It is said that two of the most tragically memorable contributions of the United States joining the World Wars have been the use of nuclear bombs in the second one and the Spanish Flu pandemic in the first, traveling to Europe with American troops. Perhaps included should be the cluster bombing of German cities where people actually melted as they couldn't burn due to lack of oxygen. Those defending the atomic bomb rush to claim how many American deaths it avoided since peace was soon negotiated. If you were Japanese, you would feel differently as the victims were mainly civilians and died in many cases in inhumane pain. At the time we had no knowledge of the terrible misery radiation causes long-term. No doubt the destruction of German cities such as Dresden by the Allies was an act of revenge as London had suffered terribly in bombings earlier. One can argue that the killing of the millions of Jews, Gypsies and other unwanted in the concentration camps was a more horrendous act and thus we had the "right" to bring hell to earth in Germany. In my mind, all the terrible acts during these wars were equally senseless and criminal against humanity. The idea of testing cluster bombs was not an American invention as all sides to WWII used them but the firestorms of Dresden and Tokyo sound like a doomsday scenario dreamed up somewhere far away the both scenes.

Although the Spanish Flu of 1918-20, also known as the Spanish Disease, killed far more many people than the "Great War" itself, it soon disappeared from memory or at least from the news media. Perhaps it had been so horrible that people wanted to forget about it ever happening. For the longest time we did not even know that it was a flu virus and various different theories of its nature surfaced from time to time. It wasn't until some years ago when frozen bodies were exhumed in the far Arctic, such as Spitzbergen, that scientists were able to positively identify as a swine flu H1N1. Influenza in pigs is rather common but seldom mutates to a form that affects humans as well, although both Influenzavirus A and C can infect both species. New viruses usually develop in rural China where domestic animals and people often live under the same roof or at least in close contacts.

Here in the Pacific Northwest we just read about the second death of this new wave of swine flu. Although fingers have been pointed at pig farms in Mexico, near the U.S. border, the virus itself probably originated in the Far East but possibly mutated on this continent. The 1918 flu, according to some studies, started in Kansas, though again research believes that the origins were elsewhere. The disease only got the name "Spanish" because the country was the only one reporting on the illness as the country was neutral in WWI and its news were not censored. This present swine flu resembles the one nine decades ago in some eerie ways. Back then the first wave in March of 1918 was not particularly severe and fatalities were no higher than from a normal influenza. The second wave, obviously a mutation, hit in August of the same year in the U.S., France and parts of Africa and rapidly spread globally. Up to 50% of people were infected and mortality rate was between 2% and 20%, 20-200 times higher than from normal influenza which is a major killer itself, of mainly the very young and the elderly. Back then and now many of the victims have been of an atypical age, under 50. The Spanish flu seems to have killed by making our immune systems overreact as a cytokine storm. Victims often died within 24 hours. Back then we didn't have antiviral drugs or steroids to calm the body's immune reaction down, so it that sense the mortality rate in the advanced and rich nations would not be as high as in the past. Poor and/or geographically isolated nations would suffer the worst should this present virus mutate in a similar fashion.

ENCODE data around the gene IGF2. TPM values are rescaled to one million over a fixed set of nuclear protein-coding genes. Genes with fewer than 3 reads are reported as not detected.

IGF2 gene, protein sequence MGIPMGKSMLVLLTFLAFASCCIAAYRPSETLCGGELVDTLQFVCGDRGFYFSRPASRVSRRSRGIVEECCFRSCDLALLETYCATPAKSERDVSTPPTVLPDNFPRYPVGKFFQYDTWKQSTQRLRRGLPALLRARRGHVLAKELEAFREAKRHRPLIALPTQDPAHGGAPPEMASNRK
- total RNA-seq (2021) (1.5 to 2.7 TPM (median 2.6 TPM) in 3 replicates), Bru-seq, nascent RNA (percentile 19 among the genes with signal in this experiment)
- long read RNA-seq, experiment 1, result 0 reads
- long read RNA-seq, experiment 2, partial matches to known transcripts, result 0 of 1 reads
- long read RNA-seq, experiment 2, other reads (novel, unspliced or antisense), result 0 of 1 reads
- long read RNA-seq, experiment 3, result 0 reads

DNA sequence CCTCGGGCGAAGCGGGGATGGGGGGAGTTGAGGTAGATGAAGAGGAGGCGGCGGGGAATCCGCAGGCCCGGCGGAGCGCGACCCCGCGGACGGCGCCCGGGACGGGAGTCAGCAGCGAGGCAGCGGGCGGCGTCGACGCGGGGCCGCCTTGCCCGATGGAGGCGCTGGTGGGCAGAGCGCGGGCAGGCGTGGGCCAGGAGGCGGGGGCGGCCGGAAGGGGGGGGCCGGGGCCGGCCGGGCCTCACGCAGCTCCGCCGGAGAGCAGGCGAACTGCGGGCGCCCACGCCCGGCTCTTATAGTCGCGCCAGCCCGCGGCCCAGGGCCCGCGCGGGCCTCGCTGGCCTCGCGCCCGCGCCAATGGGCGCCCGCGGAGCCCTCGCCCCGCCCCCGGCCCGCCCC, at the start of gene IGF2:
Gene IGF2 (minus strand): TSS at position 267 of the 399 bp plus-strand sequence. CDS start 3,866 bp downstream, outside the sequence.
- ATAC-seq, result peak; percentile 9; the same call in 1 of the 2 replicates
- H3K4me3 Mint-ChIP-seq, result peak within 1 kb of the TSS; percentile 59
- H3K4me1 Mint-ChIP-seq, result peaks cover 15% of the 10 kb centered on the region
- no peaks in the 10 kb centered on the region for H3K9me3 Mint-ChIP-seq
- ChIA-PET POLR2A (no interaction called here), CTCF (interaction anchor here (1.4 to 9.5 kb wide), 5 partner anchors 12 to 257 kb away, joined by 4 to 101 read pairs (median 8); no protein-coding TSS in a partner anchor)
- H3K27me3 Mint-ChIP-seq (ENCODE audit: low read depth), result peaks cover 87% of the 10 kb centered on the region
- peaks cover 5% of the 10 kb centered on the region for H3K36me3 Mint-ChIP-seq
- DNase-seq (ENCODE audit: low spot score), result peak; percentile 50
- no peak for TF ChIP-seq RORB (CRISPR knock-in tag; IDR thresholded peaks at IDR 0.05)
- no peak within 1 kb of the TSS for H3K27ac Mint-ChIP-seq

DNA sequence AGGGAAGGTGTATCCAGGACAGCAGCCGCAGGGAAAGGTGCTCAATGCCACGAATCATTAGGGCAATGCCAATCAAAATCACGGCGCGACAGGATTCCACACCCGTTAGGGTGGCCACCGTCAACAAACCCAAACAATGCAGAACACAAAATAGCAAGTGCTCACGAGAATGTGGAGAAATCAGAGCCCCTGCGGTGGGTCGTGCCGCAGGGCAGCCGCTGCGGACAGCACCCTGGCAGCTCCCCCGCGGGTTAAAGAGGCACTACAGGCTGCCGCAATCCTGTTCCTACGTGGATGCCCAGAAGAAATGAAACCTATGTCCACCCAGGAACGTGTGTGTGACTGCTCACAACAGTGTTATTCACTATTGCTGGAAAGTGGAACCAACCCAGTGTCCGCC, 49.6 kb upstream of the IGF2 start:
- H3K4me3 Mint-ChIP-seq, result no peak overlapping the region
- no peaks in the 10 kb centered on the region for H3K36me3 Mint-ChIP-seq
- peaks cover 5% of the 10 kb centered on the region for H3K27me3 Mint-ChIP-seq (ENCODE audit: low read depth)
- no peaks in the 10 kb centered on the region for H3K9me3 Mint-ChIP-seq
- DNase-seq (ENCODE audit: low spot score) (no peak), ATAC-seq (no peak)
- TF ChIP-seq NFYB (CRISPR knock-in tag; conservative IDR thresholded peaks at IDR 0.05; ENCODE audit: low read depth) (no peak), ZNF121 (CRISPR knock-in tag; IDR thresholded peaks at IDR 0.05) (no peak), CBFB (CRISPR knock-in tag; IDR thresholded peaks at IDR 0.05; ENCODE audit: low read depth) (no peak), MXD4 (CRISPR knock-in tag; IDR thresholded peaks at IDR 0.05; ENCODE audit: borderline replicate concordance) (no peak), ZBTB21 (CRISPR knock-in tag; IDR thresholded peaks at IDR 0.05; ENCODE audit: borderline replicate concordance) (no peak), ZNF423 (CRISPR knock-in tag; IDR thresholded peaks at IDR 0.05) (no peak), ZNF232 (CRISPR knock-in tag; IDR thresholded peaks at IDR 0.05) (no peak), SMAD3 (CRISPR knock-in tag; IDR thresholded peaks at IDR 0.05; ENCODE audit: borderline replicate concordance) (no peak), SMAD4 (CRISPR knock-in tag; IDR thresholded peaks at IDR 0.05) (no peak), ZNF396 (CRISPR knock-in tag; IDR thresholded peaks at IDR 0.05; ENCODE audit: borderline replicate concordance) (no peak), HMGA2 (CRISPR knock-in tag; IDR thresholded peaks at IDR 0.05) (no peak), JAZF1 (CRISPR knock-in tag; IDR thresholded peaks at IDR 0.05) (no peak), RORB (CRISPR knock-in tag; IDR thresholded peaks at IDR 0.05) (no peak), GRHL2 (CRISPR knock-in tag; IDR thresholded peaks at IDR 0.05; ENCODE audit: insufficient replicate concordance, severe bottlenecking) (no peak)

In the worst-case scenario the world's economies would suffer another devastating blow. Would anyone rush to a place where there would be a large concentration of people under the same roof? Sports events would have to be canceled. The performing arts, already fighting for their lives, would meet a final blow as only a suicidal person would want to go to a show or concert of any kind. A Swan Lake would become a Swine Lake to drown in. Shopping malls might as well close their doors. Groceries could be delivered to the door and charged, to eliminate human-to-human contact. Schools would temporarily have to operate on the internet; not necessarily a bad choice. Many jobs could continue from people's homes but obviously not all. Travel by any form of mass transit would come to a halt: planes are known to spread pathogens fast with re-circulated air. Filters might catch bacteria but not viruses that are many magnitudes smaller.

As it stands now, I am not planning on any traveling later in the summer and certainly would not think of buying tickets for events from August on in advance. Yes, perhaps I'm being overly cautious, but so far being careful has served me well, such as in this financial chaos. I would have smelled a rat in a Madoff-type character from the beginning but then, I'm quite good in being able to recognize a sociopath. We were recently watching a Frontline special about said Mr. Madoff and his modus operandi. It amazes me how gullible people are: in their greed they will stop asking the simplest questions. If markets are down, how can a secretive finance "genius" get your investments a 20% return? Many people had warned about Madoff's Ponzi scheme and sent detailed information of numerous red flags to the Securities and Exchange Commission, to no avail. Perhaps people working for this government branch had all invested with Mr. Madoff, who knows. It was insulting to read in today's New York Times how investors are now demanding that the Securities Investor Protection Corporation come up with the money. We know what that ultimately would mean: we the taxpayers would have to compensate for the investors' blind greed. A simple rule applies to even the very rich: if it sounds too good to be true, it probably is.

We have suffered from the financial swine flu and now it is time for the physical Porky's Revenge. I'm ready.

photo from Scientific American